When Do The Old Pound Coins Go Out Of Circulation? Can I Use The Old £1 After The Deadline?

9 October 2017, 12:15 | Updated: 28 October 2019, 15:53

The old pound coin will cease to be legal tender on Sunday but several shops, charities and banks intend to still accept the circular £1.

From midnight on Sunday October 15 the old pound coin will no longer be legal tender, after that shops only have to accept the new coin.

There are around 500 million units of the round pound still in use, all of which will essentially be rendered worthless on Sunday, despite the Royal Mint striking 1.5 billion of the new pound coin, which entered circulation six months ago on March 28.

Old pound coins will not be legal tender from Sunday
Old pound coins will not be legal tender from Sunday. Picture: PA

However, some shops will still take the old £1 after the cut-off date. Predictably, Poundland has said it will accept the older iteration until October 31 and an organisation representing 170,000 companies has followed suit.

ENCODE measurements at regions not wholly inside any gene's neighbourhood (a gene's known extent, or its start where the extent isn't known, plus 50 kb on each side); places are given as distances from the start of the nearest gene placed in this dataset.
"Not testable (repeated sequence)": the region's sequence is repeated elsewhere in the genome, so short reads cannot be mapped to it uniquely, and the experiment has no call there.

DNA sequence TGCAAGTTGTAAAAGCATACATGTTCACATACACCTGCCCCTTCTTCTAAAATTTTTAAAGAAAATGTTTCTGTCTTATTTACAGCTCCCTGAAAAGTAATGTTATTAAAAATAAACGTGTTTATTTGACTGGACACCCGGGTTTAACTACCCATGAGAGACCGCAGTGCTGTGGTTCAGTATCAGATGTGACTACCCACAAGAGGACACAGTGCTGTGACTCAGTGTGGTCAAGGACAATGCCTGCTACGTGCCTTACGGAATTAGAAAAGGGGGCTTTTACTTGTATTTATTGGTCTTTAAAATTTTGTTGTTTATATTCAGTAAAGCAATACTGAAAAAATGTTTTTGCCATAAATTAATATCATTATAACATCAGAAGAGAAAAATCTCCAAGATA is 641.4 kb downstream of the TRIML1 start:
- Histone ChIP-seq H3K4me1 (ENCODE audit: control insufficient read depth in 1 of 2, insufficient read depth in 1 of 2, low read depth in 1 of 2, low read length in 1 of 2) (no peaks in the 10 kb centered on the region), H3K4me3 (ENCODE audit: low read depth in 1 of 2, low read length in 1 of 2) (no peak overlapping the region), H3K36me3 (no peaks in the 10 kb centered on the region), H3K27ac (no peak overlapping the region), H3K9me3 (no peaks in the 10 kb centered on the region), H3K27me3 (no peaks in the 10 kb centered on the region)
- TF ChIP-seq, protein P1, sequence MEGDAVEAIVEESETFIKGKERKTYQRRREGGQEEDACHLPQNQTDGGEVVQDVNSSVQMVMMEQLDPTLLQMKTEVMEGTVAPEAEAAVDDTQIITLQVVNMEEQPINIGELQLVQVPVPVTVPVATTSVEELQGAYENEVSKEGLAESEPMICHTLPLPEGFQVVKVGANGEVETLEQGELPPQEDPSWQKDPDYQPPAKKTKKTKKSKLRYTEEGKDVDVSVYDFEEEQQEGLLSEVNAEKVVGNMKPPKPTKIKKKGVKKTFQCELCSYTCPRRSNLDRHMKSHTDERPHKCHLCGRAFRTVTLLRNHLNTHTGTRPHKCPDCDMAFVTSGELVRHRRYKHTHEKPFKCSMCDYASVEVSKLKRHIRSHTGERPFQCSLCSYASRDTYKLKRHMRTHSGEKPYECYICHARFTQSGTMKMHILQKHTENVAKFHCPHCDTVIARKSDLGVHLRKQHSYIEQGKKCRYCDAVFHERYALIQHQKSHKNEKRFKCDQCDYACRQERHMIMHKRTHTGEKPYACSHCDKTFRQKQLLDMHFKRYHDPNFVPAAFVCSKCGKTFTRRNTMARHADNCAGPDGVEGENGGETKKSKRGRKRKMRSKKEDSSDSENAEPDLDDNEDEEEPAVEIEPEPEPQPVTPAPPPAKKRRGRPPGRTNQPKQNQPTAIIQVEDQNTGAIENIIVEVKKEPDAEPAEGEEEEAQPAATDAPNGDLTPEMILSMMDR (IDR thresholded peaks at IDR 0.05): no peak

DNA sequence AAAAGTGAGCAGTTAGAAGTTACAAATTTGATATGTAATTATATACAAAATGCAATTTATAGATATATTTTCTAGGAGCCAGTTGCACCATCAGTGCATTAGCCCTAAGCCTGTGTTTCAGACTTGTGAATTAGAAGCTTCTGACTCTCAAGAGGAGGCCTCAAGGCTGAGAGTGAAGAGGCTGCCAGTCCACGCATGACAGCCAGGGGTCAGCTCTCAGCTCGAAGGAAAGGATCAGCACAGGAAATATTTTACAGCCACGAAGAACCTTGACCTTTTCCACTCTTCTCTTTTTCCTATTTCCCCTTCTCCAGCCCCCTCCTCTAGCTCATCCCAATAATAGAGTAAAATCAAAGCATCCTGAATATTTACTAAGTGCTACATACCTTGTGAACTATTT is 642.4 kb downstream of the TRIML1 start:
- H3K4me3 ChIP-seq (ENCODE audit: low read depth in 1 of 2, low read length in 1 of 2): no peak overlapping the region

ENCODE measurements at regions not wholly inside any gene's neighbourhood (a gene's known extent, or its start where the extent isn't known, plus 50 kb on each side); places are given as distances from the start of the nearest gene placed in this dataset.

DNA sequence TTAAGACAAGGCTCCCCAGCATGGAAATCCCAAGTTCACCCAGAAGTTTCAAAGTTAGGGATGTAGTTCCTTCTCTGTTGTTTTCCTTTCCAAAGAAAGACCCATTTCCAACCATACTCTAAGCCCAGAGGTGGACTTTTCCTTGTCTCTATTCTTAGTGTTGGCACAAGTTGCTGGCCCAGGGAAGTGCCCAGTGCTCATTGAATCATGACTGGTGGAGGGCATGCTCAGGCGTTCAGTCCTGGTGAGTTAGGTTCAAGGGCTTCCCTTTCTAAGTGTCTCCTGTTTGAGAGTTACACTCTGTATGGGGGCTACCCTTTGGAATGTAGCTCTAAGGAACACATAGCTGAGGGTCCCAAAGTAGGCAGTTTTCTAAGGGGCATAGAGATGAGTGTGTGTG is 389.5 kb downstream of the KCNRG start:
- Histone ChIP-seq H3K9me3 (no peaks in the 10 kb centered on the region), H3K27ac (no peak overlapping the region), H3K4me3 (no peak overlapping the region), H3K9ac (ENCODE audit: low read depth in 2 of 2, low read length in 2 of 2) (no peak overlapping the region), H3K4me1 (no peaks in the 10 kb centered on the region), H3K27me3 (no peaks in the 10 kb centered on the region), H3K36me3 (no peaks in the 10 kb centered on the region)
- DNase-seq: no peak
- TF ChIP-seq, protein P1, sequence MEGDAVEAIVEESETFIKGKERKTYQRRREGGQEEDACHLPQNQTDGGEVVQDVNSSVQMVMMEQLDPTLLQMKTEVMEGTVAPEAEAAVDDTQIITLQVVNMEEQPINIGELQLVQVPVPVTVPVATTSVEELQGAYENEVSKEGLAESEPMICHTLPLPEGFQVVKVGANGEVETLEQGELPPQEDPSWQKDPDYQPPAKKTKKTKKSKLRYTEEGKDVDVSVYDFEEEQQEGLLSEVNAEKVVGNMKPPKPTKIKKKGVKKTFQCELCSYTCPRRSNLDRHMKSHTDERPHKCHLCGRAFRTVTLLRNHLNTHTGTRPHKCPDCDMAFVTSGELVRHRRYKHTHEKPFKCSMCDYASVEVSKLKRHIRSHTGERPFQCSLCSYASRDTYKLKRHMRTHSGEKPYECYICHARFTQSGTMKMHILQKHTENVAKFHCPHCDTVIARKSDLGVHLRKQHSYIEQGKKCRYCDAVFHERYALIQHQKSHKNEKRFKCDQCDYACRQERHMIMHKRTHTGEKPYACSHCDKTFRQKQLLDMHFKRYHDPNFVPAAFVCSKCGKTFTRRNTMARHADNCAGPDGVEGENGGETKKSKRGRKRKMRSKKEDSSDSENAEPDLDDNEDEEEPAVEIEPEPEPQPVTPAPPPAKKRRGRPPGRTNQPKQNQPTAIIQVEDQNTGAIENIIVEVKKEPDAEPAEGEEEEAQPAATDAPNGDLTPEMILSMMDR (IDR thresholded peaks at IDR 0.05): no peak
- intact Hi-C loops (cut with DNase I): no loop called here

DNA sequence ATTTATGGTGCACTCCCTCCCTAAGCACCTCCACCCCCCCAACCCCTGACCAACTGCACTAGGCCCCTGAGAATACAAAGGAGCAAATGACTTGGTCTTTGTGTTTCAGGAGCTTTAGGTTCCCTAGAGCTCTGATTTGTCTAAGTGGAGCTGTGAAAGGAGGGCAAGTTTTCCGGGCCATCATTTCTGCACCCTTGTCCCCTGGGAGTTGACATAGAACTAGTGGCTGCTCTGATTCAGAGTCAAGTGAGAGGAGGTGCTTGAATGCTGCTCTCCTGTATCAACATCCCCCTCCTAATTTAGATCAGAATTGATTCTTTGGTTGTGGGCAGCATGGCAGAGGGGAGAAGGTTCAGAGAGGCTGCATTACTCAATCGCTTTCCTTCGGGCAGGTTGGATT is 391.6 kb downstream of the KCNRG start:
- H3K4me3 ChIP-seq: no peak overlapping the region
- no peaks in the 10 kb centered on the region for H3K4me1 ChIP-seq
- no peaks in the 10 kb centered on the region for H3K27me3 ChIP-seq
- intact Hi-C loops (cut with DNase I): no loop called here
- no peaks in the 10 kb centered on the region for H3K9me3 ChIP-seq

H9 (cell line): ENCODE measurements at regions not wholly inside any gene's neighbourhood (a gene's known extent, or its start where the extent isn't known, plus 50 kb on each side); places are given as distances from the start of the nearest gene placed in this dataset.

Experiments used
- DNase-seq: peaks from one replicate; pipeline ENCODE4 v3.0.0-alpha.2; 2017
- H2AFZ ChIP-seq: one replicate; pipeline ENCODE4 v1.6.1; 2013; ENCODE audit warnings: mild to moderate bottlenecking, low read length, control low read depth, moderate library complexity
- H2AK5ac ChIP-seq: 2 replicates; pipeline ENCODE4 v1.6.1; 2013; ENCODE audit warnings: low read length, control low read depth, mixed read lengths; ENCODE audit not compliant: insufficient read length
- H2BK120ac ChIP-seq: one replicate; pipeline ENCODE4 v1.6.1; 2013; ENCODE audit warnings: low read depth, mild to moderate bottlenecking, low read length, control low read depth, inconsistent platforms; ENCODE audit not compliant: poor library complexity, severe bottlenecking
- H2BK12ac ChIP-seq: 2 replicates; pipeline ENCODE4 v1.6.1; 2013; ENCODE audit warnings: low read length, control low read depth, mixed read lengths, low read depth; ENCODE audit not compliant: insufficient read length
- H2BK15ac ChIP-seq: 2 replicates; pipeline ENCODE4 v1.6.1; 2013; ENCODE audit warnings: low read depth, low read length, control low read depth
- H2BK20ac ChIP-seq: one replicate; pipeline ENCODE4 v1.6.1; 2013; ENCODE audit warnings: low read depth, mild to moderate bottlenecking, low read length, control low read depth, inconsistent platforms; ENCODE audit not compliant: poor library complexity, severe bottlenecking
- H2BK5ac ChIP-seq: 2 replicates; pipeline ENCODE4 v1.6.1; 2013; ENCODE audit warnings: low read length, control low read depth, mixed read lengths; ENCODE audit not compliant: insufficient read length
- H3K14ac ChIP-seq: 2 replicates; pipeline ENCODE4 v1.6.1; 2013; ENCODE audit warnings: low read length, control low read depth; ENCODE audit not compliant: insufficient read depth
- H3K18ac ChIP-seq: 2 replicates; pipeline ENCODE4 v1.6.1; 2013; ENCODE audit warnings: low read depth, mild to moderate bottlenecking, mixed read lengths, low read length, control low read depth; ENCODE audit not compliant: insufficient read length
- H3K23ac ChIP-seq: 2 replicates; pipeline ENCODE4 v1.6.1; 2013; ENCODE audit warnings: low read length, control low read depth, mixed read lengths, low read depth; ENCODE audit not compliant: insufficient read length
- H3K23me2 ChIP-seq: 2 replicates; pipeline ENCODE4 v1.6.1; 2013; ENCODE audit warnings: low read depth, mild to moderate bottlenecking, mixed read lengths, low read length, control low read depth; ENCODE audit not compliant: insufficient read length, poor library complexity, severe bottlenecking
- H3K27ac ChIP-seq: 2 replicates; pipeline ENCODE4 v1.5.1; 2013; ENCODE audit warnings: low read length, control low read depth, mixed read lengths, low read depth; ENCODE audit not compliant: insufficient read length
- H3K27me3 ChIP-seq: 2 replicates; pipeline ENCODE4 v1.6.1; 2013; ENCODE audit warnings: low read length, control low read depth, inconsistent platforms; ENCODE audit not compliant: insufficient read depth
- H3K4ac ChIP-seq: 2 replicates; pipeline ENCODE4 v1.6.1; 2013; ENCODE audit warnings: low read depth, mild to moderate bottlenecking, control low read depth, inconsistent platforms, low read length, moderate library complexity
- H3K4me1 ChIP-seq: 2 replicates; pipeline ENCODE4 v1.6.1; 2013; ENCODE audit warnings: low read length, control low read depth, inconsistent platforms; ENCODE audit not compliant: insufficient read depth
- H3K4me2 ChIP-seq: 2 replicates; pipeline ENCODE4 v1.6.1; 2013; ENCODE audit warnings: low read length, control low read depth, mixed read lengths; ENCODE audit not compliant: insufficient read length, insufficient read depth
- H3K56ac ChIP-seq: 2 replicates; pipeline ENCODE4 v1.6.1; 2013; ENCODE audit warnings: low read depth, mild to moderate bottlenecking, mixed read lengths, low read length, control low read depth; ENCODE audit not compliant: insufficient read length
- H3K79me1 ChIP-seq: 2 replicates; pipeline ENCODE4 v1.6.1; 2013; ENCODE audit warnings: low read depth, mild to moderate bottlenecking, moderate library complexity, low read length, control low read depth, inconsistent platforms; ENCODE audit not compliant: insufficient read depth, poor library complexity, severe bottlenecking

The Federation of Small Businesses has advised its constituents to continue tendering the old coins.

After Sunday there are a limited number of uses for the old coins
After Sunday there are a limited number of uses for the old coins. Picture: PA

Poundland managing director Barry Williams said that the move was a “no brainer”.

After Sunday, shops will not be allowed to give round pounds back in change and can refuse to accept them from customers.

Can I use my old coins?

The official advice from the Royal Mint is that after October 15, the round pound can be deposited at most high street banks in the UK.

Several charities have organised fundraisers around the currency renewal and will accept your coins as a donation. Rainbow Trust Children's Charity, Stratford Town Trust, Diabetes Research and Wellness Foundation and Epilepsy action all have campaigns.

The Royal British Legion will also accept the old pound in donations from October 26.

A number of Sainsbury's and Tesco trolleys are yet to be updated to receive the new coin, as are a few TfL Overground machines and tram services.

The Post Office are changing them too, check your local branch.

It might be an idea not to change over all your coins though, rare instances of £1 coins can fetch a high price on eBay. Change Checker lists those that will make you some money.